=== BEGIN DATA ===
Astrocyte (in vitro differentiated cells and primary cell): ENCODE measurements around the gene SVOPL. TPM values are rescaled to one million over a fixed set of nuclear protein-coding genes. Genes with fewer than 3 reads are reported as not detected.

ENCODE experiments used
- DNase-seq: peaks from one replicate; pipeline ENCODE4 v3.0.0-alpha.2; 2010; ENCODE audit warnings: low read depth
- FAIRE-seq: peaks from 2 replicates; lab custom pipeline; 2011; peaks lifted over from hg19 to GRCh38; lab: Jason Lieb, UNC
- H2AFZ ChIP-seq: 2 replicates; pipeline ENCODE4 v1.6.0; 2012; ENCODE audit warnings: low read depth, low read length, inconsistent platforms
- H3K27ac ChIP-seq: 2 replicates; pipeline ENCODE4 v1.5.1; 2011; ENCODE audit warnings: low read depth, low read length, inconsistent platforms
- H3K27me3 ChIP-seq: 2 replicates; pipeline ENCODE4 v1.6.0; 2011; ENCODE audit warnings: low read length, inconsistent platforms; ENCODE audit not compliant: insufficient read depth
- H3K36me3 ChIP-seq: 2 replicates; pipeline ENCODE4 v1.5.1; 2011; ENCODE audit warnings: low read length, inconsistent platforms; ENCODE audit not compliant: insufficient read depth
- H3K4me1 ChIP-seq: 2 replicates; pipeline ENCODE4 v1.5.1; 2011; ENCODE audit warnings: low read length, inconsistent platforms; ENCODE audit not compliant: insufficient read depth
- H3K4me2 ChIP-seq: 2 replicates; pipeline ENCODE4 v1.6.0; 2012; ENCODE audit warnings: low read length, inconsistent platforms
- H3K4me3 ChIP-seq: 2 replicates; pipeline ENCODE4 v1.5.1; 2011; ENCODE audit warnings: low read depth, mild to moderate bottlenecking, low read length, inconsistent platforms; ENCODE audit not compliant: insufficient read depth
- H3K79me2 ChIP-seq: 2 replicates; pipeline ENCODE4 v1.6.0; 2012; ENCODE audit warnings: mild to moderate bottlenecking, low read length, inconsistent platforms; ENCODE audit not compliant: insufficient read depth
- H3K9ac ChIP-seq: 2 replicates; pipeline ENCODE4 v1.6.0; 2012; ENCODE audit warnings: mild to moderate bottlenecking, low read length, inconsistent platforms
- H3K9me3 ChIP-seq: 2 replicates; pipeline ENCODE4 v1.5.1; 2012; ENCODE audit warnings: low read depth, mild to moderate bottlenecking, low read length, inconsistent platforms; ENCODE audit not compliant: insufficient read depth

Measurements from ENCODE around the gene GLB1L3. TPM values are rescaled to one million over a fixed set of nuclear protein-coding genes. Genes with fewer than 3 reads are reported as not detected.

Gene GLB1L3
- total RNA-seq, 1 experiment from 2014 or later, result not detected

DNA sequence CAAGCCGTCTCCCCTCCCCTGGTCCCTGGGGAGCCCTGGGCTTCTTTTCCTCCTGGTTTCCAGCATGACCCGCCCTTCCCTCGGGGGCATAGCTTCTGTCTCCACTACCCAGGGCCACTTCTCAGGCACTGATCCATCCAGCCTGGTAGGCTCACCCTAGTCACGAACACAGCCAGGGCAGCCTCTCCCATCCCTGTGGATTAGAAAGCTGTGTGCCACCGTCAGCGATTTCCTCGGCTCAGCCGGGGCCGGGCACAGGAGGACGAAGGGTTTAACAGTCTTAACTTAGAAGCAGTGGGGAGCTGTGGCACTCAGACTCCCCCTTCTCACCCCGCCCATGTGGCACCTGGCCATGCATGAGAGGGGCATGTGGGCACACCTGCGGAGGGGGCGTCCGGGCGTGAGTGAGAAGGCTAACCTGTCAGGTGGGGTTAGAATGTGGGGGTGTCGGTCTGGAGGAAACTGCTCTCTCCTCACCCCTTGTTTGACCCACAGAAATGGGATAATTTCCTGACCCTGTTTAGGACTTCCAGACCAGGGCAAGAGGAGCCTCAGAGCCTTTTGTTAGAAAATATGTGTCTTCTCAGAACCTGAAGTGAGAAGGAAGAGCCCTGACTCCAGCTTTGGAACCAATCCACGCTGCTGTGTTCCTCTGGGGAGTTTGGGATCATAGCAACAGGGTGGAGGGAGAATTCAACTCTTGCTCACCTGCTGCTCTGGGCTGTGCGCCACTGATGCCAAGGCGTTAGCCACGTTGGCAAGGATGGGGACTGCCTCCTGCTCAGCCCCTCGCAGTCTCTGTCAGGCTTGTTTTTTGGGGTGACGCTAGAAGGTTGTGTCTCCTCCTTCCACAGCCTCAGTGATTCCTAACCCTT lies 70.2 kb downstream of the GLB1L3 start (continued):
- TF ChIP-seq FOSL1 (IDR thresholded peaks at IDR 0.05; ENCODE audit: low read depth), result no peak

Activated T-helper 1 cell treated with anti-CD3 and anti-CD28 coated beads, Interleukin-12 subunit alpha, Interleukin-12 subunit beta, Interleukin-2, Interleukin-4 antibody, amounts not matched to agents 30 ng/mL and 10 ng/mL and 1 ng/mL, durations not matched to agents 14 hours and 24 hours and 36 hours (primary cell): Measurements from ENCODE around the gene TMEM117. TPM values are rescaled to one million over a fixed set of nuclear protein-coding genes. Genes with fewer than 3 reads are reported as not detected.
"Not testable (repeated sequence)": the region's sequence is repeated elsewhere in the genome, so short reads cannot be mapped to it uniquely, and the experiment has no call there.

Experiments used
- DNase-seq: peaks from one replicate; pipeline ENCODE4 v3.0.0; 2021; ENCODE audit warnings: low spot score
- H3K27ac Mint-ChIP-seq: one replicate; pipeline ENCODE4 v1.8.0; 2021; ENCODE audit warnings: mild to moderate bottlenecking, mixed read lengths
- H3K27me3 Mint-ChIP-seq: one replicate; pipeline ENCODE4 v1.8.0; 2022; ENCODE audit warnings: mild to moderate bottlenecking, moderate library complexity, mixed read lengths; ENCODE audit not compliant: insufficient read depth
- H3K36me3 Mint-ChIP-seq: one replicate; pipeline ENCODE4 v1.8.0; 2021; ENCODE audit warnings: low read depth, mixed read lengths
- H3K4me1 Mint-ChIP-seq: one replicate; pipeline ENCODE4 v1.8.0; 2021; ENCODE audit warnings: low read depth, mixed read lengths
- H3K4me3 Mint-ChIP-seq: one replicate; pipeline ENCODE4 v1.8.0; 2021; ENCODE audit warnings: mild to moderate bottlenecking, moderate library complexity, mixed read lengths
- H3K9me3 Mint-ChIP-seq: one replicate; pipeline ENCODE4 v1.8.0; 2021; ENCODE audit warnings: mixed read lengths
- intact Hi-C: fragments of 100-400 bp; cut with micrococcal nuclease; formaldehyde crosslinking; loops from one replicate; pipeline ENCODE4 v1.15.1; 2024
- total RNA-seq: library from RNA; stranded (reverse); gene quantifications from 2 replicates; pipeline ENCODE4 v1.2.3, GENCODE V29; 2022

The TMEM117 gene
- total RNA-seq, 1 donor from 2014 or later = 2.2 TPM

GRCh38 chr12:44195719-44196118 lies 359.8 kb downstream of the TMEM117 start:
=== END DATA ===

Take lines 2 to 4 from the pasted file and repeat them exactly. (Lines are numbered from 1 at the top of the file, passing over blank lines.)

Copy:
ENCODE experiments used
- DNase-seq: peaks from one replicate; pipeline ENCODE4 v3.0.0-alpha.2; 2010; ENCODE audit warnings: low read depth
- FAIRE-seq: peaks from 2 replicates; lab custom pipeline; 2011; peaks lifted over from hg19 to GRCh38; lab: Jason Lieb, UNC